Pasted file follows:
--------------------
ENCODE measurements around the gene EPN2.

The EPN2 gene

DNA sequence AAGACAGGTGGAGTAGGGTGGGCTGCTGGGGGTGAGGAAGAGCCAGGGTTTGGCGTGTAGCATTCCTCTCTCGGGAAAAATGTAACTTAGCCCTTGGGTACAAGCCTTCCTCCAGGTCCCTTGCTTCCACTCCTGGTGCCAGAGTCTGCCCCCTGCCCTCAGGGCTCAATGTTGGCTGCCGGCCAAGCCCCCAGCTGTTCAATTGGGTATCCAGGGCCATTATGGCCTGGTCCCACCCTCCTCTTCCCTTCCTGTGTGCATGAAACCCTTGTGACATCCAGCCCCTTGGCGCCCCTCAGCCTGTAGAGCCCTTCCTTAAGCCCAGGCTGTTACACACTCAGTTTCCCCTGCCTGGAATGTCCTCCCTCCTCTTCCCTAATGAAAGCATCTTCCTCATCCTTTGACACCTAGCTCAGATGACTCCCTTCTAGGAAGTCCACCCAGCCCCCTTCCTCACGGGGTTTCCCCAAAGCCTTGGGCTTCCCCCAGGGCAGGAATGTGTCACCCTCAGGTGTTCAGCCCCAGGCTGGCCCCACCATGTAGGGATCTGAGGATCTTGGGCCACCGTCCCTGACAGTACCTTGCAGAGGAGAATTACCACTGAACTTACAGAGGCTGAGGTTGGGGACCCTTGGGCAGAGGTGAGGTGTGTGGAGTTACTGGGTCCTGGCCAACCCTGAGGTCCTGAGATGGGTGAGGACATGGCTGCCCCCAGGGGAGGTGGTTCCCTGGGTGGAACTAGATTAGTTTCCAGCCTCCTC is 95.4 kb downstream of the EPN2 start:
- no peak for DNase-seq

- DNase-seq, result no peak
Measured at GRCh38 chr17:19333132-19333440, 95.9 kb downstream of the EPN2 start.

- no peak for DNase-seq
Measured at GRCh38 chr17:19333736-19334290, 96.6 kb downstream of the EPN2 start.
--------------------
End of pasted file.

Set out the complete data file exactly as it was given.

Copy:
ENCODE measurements around the gene EPN2.

The EPN2 gene

DNA sequence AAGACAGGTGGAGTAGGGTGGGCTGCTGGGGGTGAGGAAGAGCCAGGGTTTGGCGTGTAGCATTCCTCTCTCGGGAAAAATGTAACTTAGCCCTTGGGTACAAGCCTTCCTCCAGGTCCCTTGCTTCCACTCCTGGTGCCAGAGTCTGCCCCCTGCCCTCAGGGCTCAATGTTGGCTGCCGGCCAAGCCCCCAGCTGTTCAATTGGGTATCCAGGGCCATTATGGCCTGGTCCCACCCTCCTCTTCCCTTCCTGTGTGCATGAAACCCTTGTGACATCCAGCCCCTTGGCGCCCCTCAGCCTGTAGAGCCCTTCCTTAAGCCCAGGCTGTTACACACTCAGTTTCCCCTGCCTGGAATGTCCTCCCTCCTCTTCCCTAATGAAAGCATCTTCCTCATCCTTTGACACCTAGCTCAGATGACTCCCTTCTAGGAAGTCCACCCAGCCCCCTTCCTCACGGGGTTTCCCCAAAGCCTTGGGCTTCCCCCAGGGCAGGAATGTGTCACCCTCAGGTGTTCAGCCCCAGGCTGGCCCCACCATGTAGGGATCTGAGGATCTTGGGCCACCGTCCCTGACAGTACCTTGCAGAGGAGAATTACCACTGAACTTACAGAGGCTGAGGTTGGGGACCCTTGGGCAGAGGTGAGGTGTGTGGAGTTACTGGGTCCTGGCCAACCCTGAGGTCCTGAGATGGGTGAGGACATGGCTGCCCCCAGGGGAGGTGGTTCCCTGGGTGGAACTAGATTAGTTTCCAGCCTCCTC is 95.4 kb downstream of the EPN2 start:
- no peak for DNase-seq

- DNase-seq, result no peak
Measured at GRCh38 chr17:19333132-19333440, 95.9 kb downstream of the EPN2 start.

- no peak for DNase-seq
Measured at GRCh38 chr17:19333736-19334290, 96.6 kb downstream of the EPN2 start.